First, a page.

Living The Dream
Trip Start Aug 23, 1996
561Trip End Ongoing
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Realistically, I didn't sleep much on the train, so we both crashed for a couple of hours. Once up, we hit the streets of Kyiv. Independence Square was huge with some nice monuments. We walked up to a huge rainbow shaped monument with an old statue under it. It was of a Russian and a Ukranian man being friendly to each other. Very USSRy !!! We entered a park, walked past Dinamo Kyiv's homeground and onto a little bridge. All over it were padlocks with writing showing people's love for each other. Lucy wouldn't let me place one on saying how much I love myself !!! Next up was the old palace. It's built in an Italian style, as most of Kyiv was designed by the same Italian who attacked St Petersburgh, however it was covered in scaffold. Such is life. Next door was the parliament building where the Orange revolution took place. There are still tents outside as the elections were on last week. As it was getting late, we decided to get some dinner. Afterwards, we did the Ukranian thing. We grabbed some roadies and went back to the hostel. At 0.25 pence, it would be rude not to !!!
Kebabs for breakfast. This is the done thing in Kyiv !!! Actually, they were pretty good. Around the corner from us is the Chornobyl museum, and as we have a trip booked, we thought we should go. It told a good story, it showed the reactor before/after the explosion and what it looked like now. Now I can't wait to go !!! We walked into the city and along the way, we found St Andrews church. The paintings inside were great. It also looked very Italiany !!! St Michaels Monastery was next. There use to be one here that was years old, but the Soviets knocked it down. Once Ukraine became independent, a copy was built and is meant to look the same. For a building that's 7 years old, it certainly looks impressive. At the other end of the road was St Sophia. It isn't a church anymore as there was a huge barney between the Catholics and Christians, so now it's a museum. The inside reminded me of the Aya Sofia in Istanbul. The murals were awesome. Our last church was St Volodymyrs. Once again there were more murals, and I just stood there with my jaw on the ground. There was nothing else I could do.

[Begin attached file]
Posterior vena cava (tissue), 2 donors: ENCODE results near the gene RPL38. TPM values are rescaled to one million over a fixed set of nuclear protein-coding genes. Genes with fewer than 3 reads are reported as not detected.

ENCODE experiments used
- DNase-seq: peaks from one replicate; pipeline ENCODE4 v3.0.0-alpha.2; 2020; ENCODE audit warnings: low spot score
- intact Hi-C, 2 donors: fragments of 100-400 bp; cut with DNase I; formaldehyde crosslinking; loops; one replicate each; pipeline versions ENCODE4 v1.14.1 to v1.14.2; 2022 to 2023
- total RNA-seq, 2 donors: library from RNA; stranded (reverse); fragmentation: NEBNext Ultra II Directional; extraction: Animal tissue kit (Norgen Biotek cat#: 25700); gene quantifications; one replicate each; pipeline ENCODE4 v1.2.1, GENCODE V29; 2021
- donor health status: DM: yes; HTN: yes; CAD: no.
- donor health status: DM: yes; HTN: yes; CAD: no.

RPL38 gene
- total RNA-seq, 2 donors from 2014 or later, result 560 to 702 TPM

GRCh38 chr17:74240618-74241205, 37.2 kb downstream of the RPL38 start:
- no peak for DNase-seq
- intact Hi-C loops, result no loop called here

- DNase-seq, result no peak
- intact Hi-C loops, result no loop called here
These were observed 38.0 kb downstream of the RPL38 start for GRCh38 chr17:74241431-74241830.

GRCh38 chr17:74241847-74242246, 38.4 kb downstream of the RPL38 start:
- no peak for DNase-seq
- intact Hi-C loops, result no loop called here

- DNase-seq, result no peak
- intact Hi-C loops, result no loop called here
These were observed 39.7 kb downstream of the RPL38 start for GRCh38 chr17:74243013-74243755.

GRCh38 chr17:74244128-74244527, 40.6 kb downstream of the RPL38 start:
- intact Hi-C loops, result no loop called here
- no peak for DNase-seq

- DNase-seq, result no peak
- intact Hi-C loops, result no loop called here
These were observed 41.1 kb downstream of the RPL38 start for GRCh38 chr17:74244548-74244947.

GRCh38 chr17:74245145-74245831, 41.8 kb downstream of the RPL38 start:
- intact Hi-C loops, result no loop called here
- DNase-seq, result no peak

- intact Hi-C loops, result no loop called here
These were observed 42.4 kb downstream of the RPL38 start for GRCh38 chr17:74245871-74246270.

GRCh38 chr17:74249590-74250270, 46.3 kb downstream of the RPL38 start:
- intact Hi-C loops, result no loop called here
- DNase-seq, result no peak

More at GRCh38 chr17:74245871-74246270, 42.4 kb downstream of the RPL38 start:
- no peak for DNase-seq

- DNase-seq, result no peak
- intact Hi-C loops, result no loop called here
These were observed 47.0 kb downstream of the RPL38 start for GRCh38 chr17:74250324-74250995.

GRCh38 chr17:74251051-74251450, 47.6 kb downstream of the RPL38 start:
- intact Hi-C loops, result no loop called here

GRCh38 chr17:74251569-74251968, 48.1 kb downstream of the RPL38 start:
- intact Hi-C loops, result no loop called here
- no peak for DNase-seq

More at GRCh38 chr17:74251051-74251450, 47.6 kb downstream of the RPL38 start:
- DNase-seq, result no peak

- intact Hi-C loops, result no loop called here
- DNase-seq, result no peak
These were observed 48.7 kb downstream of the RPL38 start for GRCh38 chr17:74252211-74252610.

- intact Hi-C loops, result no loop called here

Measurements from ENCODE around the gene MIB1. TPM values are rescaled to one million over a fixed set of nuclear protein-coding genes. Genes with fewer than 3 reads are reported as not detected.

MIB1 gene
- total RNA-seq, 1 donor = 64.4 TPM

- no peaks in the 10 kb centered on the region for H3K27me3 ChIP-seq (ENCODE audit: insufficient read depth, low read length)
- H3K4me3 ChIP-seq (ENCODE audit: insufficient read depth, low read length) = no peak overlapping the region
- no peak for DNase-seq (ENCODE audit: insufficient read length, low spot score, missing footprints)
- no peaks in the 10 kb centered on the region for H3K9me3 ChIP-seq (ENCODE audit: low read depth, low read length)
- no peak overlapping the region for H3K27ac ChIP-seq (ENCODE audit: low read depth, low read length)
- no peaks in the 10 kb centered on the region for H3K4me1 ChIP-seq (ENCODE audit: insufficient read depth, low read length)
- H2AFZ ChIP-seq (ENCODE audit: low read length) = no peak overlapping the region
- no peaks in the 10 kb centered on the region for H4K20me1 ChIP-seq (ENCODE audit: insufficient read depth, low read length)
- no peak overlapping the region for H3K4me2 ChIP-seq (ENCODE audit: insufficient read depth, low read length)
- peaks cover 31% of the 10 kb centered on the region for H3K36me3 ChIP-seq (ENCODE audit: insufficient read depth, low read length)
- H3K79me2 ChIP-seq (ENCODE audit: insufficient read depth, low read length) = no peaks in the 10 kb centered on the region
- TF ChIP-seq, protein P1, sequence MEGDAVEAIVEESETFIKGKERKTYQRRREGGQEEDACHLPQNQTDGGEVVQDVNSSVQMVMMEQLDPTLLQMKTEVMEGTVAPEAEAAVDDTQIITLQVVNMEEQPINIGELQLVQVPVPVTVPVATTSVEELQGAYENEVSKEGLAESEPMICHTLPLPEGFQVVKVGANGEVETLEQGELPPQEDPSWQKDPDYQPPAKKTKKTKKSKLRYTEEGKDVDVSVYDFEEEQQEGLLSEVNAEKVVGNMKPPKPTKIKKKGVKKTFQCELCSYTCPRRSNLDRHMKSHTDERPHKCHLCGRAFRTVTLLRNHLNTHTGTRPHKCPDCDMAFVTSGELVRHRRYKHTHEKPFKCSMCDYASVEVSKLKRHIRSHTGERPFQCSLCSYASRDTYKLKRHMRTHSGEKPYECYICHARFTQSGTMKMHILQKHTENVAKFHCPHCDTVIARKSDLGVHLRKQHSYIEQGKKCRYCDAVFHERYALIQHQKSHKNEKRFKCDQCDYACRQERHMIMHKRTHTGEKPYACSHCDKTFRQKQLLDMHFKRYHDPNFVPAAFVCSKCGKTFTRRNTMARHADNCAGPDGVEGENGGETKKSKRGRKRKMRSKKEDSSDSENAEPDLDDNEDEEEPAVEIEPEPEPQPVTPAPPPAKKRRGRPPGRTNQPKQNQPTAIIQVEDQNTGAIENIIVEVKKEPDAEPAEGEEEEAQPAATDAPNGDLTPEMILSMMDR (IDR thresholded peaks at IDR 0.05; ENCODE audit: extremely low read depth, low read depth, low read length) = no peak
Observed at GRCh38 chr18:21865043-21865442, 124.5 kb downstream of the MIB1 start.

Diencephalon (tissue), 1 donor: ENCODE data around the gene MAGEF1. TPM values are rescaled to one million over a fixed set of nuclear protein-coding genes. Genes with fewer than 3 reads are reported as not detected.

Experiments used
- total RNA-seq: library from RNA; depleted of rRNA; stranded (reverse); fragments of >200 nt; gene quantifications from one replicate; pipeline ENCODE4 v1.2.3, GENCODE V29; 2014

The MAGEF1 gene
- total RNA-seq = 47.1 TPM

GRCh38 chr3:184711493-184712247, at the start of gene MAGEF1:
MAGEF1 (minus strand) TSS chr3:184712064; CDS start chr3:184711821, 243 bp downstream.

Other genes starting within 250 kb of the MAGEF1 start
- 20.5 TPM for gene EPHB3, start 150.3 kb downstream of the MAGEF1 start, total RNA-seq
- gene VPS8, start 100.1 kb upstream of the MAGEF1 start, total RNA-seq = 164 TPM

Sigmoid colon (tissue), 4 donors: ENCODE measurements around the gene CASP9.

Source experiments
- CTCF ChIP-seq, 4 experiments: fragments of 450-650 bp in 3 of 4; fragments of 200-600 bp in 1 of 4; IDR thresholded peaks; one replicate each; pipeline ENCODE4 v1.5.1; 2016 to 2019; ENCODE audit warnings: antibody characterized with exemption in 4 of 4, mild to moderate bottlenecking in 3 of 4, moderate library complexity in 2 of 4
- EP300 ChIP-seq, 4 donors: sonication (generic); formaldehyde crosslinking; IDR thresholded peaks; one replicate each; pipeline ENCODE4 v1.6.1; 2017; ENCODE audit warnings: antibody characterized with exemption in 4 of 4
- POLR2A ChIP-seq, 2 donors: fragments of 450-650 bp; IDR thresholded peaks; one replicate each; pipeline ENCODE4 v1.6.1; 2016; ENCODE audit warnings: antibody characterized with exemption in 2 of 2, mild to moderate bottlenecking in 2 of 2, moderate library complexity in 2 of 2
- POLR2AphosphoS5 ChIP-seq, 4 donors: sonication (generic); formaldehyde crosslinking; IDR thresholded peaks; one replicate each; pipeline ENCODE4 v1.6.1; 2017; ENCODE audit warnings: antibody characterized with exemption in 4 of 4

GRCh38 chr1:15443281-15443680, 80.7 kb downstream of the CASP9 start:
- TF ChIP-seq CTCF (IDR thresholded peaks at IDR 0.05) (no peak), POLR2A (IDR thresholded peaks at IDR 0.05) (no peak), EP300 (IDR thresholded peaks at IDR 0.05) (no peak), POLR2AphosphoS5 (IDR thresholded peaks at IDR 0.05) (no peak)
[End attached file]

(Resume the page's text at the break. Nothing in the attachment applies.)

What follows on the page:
Living The Dream
For dinner, I finally lived the dream. I've had Port in Porto, Kilkenny in Kilkenny, and tonight we had Kiev in Kyiv. If I die now, I've lived the dream. My life is satisfied. I am content !!! To make sure we were really happy, more roadies were consumed. This really is the life. Roadies and Kievs !!!
According to the LP, if you are going to the Lavra, make sure it's not on the weekend. In the Lower Lavra, there are a couple of churches but the real reason for being here are the caves with the mummified monks. Once inside, the Ukis stop at every coffin and picture, and the kiss it and cross themselves, whilst we just look for the hands or feet that are showing, which you do get to see on quite a few of them. In the caves, as a tourist, you are only allowed to see so much. Generally there are monks there to stop you going further in with the Ukis. During the second set of caves, I followed the Ukis in, and when the monk went to grab me, a Uki woman started talking to me and I gave her a few da, da, das, and he let me go. It wasn't much different, but there were a few chapels. Once out, we hit the Upper Lavra. The churches here were nice, but the highlight was the micro minature museum. There was a chessboard on a pinhead, a flea with gold shoes, a tiny lock and key on half a hemp seed. There were loads of other things as well. To see the stuff you needed to look through a microscope. How the fuck the guy made them is beyond me. Back on the metros, we went out to see the Jewish memorial. The Nazis had killed over 100000 people in what is now a park. The Soviet memorial was huge, whilst the Jewish ones were more humble.
We had one last day, so after dumping our bags in left luggage, we hit the markets to buy the Ukranian dolls for our Mums, plus I needed to get Paul that Di doll he so needs !!! The prices were way more expensive than L'viv, but there were more to offer. We bought a shitload of them, but not the Osama Bin Laden one. I figured that if it was found in my pack, I wasn't ready for the rubber glove !!! We then stumbled upon the last surving statue of Lenin. Fuck knows where they are all now, but the one that is left is quite small. Maybe he is not thought of very highly anymore, but he is part of Ukranian history, a history that not long ago ended.
Kyiv is a nice place, bigger and more expensive than L'viv, but not as friendly. The metros are always packed, no matter what time it is. I have never seen anything like it. I do have good memories, especially of the dream, because there is nothing like eating a kiev in Kyiv !!!